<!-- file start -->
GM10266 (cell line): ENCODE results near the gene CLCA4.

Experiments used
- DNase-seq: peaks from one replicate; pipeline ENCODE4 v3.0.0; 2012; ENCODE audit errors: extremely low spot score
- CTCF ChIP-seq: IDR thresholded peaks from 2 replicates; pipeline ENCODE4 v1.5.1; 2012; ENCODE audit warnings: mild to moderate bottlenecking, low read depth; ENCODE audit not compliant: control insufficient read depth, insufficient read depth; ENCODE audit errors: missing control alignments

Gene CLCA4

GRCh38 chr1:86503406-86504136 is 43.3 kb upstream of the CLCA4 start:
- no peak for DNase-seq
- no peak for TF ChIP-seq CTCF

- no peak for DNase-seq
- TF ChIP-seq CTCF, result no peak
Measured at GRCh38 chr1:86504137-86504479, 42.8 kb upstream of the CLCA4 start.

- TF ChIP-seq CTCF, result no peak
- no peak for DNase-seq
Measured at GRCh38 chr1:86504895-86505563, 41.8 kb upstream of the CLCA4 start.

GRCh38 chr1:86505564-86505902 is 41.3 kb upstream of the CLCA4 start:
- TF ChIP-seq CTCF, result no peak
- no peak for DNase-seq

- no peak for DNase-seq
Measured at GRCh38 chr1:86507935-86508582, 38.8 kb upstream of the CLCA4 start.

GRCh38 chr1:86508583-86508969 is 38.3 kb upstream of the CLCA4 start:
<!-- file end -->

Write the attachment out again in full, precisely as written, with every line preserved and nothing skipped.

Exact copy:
GM10266 (cell line): ENCODE results near the gene CLCA4.

Experiments used
- DNase-seq: peaks from one replicate; pipeline ENCODE4 v3.0.0; 2012; ENCODE audit errors: extremely low spot score
- CTCF ChIP-seq: IDR thresholded peaks from 2 replicates; pipeline ENCODE4 v1.5.1; 2012; ENCODE audit warnings: mild to moderate bottlenecking, low read depth; ENCODE audit not compliant: control insufficient read depth, insufficient read depth; ENCODE audit errors: missing control alignments

Gene CLCA4

GRCh38 chr1:86503406-86504136 is 43.3 kb upstream of the CLCA4 start:
- no peak for DNase-seq
- no peak for TF ChIP-seq CTCF

- no peak for DNase-seq
- TF ChIP-seq CTCF, result no peak
Measured at GRCh38 chr1:86504137-86504479, 42.8 kb upstream of the CLCA4 start.

- TF ChIP-seq CTCF, result no peak
- no peak for DNase-seq
Measured at GRCh38 chr1:86504895-86505563, 41.8 kb upstream of the CLCA4 start.

GRCh38 chr1:86505564-86505902 is 41.3 kb upstream of the CLCA4 start:
- TF ChIP-seq CTCF, result no peak
- no peak for DNase-seq

- no peak for DNase-seq
Measured at GRCh38 chr1:86507935-86508582, 38.8 kb upstream of the CLCA4 start.

GRCh38 chr1:86508583-86508969 is 38.3 kb upstream of the CLCA4 start: